Helsinki University’s lecturer in Dutch language and culture Rogier Nieuweboer says that learning a new language involves many factors. Nieuweboer, who has lived in Finland for about ten years, says he already knew some Finnish before relocating, as he had lived in Estonia for a couple of years.
“I still don’t speak Finnish fluently. Perhaps quite well. From the start I could speak some Finnish and I learned quite quickly,” he said.
According to Nieuweboer a learner’s own native language can play a major role in learning a foreign tongue. His native language is Dutch, so other Germanic languages such as German, Swedish and English come easily.
It’s this phenomenon that works against learners when it comes to getting a handle on Finnish, whose noun conjugations and prepositions of place can be a puzzler for those not familiar with the language.
“If Finnish is your first foreign language, it can come as a small shock. Dutch was no help for me learning Finnish because it’s such a different language. So where Finnish is concerned your own native language doesn’t help as much as with other foreign languages. But living in Estonia helped me a lot,” Nieuweboer explained. Estonian is the only national language that resembles Finnish.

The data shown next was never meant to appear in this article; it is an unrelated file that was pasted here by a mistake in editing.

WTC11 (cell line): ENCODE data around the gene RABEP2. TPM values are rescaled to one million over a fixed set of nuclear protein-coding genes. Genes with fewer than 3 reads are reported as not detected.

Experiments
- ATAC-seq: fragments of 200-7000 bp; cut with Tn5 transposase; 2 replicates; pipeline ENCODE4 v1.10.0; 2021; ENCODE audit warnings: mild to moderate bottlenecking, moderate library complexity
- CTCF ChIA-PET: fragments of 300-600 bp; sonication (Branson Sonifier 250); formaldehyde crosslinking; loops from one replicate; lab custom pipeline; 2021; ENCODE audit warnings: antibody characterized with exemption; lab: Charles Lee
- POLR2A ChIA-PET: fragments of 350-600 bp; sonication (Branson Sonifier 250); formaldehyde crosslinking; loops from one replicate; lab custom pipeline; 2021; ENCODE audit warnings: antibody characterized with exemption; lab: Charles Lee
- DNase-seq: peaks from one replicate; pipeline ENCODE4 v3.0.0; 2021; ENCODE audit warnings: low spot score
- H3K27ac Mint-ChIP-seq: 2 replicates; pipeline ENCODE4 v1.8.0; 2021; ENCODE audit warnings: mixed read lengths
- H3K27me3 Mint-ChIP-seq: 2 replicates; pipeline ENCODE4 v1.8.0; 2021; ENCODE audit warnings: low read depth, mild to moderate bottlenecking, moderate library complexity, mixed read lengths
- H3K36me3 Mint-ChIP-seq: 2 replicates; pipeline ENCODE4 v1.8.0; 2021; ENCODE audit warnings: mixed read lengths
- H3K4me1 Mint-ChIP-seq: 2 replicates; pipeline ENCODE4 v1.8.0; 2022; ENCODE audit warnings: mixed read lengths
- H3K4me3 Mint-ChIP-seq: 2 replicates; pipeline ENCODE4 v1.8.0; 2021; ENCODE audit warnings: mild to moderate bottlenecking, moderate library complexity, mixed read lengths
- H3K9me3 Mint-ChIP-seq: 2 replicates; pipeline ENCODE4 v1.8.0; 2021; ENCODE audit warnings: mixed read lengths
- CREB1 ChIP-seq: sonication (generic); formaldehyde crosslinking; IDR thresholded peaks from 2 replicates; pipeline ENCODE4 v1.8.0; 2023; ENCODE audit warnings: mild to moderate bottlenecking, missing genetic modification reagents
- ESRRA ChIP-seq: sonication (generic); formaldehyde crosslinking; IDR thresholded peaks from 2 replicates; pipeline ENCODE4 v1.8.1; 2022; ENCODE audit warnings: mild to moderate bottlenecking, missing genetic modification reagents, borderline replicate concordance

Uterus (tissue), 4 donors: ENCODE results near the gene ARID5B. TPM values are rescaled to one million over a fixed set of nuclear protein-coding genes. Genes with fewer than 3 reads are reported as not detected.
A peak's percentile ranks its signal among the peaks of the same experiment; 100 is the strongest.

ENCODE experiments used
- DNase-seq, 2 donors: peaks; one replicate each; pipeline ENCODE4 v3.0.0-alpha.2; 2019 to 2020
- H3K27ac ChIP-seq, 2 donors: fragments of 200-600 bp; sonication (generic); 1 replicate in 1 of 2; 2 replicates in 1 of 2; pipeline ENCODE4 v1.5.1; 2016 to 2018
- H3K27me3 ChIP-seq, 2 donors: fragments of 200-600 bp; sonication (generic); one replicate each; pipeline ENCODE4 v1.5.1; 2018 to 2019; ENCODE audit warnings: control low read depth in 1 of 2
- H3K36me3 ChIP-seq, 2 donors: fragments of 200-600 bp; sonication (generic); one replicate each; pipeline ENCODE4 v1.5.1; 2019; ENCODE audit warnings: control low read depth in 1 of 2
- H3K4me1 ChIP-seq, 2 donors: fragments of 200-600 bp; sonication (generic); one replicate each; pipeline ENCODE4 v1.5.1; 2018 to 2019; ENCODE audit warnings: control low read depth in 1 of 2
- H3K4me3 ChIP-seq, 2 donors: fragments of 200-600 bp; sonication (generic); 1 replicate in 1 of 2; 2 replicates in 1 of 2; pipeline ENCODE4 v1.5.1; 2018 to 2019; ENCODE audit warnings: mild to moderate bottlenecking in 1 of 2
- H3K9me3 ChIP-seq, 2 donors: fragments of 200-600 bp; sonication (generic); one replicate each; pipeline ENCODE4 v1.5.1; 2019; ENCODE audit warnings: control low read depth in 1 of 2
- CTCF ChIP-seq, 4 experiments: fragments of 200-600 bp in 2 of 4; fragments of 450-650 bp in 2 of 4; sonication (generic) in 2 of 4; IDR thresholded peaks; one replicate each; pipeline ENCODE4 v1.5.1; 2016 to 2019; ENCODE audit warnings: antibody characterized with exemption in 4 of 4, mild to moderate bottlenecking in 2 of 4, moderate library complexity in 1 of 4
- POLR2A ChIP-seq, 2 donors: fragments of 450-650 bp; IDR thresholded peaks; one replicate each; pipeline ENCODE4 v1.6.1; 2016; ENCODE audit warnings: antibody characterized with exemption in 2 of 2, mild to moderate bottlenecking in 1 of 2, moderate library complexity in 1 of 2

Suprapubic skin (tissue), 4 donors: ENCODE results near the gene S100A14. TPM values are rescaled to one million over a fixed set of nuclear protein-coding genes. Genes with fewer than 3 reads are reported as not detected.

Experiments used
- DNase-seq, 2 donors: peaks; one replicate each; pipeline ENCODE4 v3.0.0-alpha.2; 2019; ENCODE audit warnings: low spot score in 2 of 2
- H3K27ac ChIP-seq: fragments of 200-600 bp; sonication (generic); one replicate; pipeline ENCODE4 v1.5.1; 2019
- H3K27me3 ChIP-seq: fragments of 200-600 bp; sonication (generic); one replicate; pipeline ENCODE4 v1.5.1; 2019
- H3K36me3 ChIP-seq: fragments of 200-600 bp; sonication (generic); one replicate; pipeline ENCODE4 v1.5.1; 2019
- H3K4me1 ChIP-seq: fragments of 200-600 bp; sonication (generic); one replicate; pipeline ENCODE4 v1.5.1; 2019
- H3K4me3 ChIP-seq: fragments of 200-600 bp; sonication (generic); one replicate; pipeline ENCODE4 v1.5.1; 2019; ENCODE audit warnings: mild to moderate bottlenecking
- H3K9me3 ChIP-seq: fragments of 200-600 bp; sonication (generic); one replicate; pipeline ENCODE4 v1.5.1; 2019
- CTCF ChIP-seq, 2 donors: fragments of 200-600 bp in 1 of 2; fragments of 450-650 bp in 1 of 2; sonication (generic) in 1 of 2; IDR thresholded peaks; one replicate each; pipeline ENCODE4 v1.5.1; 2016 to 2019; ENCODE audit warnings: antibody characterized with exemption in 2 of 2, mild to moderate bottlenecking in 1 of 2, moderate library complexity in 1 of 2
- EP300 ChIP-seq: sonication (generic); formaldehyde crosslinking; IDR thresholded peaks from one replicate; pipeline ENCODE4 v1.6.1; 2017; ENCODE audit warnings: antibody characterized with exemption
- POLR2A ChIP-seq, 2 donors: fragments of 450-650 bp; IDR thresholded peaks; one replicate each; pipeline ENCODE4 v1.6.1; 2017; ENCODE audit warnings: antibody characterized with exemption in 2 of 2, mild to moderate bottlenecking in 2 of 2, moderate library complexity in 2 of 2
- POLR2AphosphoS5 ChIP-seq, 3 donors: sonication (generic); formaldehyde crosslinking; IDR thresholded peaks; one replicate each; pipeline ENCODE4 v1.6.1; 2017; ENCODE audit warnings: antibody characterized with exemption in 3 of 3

Good basis for foreign language learning in Finland
Learning foreign languages in school provides a strong basis for linguistic proficiency. The university lecturer says Finns have a good basis for learning other languages.
“They learn many languages at school. Here at the university we often get the feeling that no language is too difficult. Finns are used to the notion that all other languages are very different,” Nieuweboer added.
The more you use a foreign language, the easier it becomes to get your head and tongue round it.
“I speak Finnish every day. I also speak Dutch at work, Swedish at home and German with my colleagues. If I used Finnish all the time I would learn faster,” he noted.
Above all however, learning a foreign tongue requires motivation. If learners don’t need or use the target language in their everyday lives, then learning it will be more of an uphill climb. It’s even possible to get by in Finland without speaking a word of the language.
“I love languages. It’s fun for me to learn Finnish, although it is somewhat challenging. If you don’t like the subject, then learning will be difficult,” Nieuweboer declared.
In addition to Dutch and Finnish, Nieuweboer speaks German, English, French, Latin, Greek, Russian and Swedish. He has also studied Yiddish and Modern Greek.